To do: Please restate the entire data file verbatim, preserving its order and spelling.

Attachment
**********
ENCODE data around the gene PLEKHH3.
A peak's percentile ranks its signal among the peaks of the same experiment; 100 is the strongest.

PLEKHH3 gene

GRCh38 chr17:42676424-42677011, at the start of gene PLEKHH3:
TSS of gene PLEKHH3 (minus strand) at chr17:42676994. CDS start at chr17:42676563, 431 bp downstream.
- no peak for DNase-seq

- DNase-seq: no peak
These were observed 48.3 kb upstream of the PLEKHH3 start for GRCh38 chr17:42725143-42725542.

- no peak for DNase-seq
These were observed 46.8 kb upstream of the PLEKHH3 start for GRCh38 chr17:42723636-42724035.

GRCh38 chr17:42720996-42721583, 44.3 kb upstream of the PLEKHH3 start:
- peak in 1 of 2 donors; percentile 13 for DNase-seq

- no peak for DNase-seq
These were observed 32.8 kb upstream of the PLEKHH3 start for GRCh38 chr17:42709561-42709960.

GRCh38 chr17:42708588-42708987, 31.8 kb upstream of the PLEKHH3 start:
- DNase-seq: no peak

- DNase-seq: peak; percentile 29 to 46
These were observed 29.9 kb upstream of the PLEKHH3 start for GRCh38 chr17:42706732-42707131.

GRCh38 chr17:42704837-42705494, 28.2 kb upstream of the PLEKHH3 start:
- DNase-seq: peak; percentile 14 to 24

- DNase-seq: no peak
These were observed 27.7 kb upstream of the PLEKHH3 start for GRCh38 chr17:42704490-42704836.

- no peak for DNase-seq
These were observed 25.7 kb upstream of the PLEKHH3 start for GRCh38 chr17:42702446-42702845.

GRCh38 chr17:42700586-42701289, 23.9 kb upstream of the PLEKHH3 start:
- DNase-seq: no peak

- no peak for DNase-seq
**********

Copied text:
ENCODE data around the gene PLEKHH3.
A peak's percentile ranks its signal among the peaks of the same experiment; 100 is the strongest.

PLEKHH3 gene

GRCh38 chr17:42676424-42677011, at the start of gene PLEKHH3:
TSS of gene PLEKHH3 (minus strand) at chr17:42676994. CDS start at chr17:42676563, 431 bp downstream.
- no peak for DNase-seq

- DNase-seq: no peak
These were observed 48.3 kb upstream of the PLEKHH3 start for GRCh38 chr17:42725143-42725542.

- no peak for DNase-seq
These were observed 46.8 kb upstream of the PLEKHH3 start for GRCh38 chr17:42723636-42724035.

GRCh38 chr17:42720996-42721583, 44.3 kb upstream of the PLEKHH3 start:
- peak in 1 of 2 donors; percentile 13 for DNase-seq

- no peak for DNase-seq
These were observed 32.8 kb upstream of the PLEKHH3 start for GRCh38 chr17:42709561-42709960.

GRCh38 chr17:42708588-42708987, 31.8 kb upstream of the PLEKHH3 start:
- DNase-seq: no peak

- DNase-seq: peak; percentile 29 to 46
These were observed 29.9 kb upstream of the PLEKHH3 start for GRCh38 chr17:42706732-42707131.

GRCh38 chr17:42704837-42705494, 28.2 kb upstream of the PLEKHH3 start:
- DNase-seq: peak; percentile 14 to 24

- DNase-seq: no peak
These were observed 27.7 kb upstream of the PLEKHH3 start for GRCh38 chr17:42704490-42704836.

- no peak for DNase-seq
These were observed 25.7 kb upstream of the PLEKHH3 start for GRCh38 chr17:42702446-42702845.

GRCh38 chr17:42700586-42701289, 23.9 kb upstream of the PLEKHH3 start:
- DNase-seq: no peak

- no peak for DNase-seq